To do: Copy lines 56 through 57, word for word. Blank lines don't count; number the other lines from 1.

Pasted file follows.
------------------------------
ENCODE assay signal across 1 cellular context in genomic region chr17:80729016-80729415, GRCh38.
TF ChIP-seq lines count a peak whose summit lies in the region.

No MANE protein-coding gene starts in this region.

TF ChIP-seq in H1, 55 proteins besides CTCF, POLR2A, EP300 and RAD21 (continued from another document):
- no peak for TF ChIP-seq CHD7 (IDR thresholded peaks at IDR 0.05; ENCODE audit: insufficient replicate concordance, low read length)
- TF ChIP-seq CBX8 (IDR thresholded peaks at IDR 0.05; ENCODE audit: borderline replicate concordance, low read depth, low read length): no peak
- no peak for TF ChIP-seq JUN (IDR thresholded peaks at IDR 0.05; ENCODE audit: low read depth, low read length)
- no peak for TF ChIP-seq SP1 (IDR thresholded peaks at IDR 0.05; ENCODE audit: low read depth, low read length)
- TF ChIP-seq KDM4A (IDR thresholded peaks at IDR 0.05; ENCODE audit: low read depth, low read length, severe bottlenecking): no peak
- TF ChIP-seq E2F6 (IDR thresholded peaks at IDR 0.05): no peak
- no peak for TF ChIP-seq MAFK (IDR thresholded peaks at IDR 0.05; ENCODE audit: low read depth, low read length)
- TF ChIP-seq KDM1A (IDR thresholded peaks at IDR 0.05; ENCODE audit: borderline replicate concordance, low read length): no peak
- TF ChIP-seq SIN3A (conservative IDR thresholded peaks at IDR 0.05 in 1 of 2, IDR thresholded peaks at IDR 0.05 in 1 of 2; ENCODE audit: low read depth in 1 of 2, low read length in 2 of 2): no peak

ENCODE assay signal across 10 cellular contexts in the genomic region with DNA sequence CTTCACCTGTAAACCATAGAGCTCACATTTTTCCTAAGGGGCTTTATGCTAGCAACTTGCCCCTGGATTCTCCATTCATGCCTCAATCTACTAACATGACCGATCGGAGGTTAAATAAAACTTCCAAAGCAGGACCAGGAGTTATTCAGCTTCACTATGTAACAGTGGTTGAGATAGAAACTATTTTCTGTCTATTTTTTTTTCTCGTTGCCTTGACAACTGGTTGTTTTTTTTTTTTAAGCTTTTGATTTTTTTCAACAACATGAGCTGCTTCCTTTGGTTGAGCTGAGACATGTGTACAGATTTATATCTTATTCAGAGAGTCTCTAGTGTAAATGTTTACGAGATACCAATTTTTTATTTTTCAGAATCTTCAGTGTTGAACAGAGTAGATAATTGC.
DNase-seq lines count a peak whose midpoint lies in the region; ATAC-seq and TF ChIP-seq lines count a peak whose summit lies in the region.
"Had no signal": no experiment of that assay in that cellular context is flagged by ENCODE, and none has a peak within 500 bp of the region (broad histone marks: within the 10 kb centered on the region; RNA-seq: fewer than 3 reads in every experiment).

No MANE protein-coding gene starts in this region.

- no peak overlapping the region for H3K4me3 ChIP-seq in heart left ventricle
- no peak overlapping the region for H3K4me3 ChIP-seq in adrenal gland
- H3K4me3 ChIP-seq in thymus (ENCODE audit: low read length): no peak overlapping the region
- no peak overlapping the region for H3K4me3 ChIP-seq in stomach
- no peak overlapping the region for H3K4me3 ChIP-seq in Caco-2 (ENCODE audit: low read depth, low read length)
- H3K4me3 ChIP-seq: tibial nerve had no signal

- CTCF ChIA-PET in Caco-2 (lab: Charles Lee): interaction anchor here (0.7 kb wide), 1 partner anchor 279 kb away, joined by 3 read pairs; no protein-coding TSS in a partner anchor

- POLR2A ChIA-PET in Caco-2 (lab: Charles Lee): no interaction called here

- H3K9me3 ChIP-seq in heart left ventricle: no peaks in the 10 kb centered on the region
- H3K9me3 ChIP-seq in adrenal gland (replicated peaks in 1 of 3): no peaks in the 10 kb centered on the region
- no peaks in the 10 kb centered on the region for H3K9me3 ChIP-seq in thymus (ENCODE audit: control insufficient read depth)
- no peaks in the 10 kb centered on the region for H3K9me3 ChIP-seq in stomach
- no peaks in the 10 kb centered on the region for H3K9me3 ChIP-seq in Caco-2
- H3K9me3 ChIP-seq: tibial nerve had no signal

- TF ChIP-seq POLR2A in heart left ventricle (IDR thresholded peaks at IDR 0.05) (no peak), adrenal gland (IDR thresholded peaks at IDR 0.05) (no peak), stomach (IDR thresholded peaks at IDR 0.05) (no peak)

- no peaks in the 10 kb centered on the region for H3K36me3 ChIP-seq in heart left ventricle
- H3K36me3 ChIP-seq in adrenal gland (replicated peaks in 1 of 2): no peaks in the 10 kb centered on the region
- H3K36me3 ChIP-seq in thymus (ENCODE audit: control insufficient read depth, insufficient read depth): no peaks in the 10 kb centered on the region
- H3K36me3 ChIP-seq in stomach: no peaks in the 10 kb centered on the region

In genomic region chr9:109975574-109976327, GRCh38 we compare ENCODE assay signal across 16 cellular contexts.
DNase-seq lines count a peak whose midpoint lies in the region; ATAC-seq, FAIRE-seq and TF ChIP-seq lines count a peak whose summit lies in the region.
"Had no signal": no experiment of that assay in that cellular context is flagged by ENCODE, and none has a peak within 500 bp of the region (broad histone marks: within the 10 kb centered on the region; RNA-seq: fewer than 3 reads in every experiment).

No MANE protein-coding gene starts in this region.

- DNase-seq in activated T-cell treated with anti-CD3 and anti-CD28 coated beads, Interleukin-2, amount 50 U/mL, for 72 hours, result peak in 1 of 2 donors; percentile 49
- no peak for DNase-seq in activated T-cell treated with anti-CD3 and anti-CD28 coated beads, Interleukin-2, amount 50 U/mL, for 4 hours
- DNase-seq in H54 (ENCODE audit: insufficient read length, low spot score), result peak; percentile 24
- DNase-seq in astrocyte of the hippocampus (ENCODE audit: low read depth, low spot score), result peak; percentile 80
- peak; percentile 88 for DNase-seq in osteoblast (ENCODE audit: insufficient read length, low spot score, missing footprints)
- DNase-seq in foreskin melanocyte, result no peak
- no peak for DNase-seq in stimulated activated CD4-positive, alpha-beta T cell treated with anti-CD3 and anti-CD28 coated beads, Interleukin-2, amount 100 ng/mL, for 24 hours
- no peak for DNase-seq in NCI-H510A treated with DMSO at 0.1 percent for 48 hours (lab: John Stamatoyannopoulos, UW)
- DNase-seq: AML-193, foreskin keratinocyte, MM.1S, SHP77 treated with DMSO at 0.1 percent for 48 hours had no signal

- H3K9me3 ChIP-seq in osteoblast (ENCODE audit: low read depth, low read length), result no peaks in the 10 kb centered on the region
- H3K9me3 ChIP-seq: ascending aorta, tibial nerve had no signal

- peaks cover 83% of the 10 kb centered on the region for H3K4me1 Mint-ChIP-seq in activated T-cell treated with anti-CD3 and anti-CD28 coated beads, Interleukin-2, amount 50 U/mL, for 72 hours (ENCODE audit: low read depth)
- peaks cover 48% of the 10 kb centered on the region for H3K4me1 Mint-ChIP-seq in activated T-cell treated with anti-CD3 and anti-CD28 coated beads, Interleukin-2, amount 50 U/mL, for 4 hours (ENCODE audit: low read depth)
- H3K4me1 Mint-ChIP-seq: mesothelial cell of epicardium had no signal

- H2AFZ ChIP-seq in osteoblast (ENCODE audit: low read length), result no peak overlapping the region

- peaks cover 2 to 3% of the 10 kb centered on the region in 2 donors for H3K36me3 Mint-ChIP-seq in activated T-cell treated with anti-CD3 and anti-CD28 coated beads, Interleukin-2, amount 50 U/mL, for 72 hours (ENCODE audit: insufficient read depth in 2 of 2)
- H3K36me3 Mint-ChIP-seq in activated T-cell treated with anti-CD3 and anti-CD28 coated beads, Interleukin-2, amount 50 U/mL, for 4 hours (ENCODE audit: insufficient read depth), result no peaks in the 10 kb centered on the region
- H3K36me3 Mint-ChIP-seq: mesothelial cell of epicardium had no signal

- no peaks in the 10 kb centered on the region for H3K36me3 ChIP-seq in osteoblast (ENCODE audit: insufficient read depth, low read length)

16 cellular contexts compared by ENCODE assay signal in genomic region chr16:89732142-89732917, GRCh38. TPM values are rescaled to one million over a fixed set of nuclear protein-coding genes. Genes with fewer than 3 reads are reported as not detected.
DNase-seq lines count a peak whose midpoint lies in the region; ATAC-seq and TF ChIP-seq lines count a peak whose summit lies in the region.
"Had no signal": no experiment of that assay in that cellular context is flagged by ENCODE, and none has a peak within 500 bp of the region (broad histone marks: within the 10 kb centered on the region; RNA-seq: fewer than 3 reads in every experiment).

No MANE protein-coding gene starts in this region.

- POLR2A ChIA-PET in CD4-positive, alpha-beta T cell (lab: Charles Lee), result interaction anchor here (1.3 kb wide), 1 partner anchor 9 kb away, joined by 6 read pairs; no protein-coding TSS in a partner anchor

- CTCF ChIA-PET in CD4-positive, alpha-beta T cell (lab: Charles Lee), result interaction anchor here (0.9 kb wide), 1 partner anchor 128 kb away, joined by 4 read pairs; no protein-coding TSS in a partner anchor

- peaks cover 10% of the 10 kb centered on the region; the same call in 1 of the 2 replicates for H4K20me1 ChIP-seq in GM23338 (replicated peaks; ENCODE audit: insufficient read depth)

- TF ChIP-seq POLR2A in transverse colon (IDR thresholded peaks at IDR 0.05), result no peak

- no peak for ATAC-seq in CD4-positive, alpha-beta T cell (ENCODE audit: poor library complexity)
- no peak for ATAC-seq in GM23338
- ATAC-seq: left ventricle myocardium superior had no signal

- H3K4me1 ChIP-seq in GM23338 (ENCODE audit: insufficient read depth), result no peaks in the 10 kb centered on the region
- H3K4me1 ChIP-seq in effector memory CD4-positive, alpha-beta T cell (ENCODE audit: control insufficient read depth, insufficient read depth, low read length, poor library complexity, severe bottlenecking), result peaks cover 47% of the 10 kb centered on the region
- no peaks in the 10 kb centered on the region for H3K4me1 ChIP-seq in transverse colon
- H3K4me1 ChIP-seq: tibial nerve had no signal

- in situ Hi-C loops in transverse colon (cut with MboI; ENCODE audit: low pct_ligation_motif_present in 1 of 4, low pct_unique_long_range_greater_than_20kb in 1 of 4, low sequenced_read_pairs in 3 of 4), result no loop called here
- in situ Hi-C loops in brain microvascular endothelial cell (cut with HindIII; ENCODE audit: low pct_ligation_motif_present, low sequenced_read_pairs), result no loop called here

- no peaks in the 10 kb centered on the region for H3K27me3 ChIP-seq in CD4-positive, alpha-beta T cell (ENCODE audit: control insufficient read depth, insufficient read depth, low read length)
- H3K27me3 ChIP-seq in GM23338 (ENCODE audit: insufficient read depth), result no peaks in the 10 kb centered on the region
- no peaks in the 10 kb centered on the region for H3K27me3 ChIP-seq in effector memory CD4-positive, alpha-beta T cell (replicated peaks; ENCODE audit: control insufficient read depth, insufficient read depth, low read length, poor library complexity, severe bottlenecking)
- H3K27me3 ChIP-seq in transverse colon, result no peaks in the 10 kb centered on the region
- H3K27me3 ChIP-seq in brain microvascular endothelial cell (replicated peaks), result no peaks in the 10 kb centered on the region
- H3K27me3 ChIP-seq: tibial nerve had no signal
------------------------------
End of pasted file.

- peaks cover 2 to 3% of the 10 kb centered on the region in 2 donors for H3K36me3 Mint-ChIP-seq in activated T-cell treated with anti-CD3 and anti-CD28 coated beads, Interleukin-2, amount 50 U/mL, for 72 hours (ENCODE audit: insufficient read depth in 2 of 2)
- H3K36me3 Mint-ChIP-seq in activated T-cell treated with anti-CD3 and anti-CD28 coated beads, Interleukin-2, amount 50 U/mL, for 4 hours (ENCODE audit: insufficient read depth), result no peaks in the 10 kb centered on the region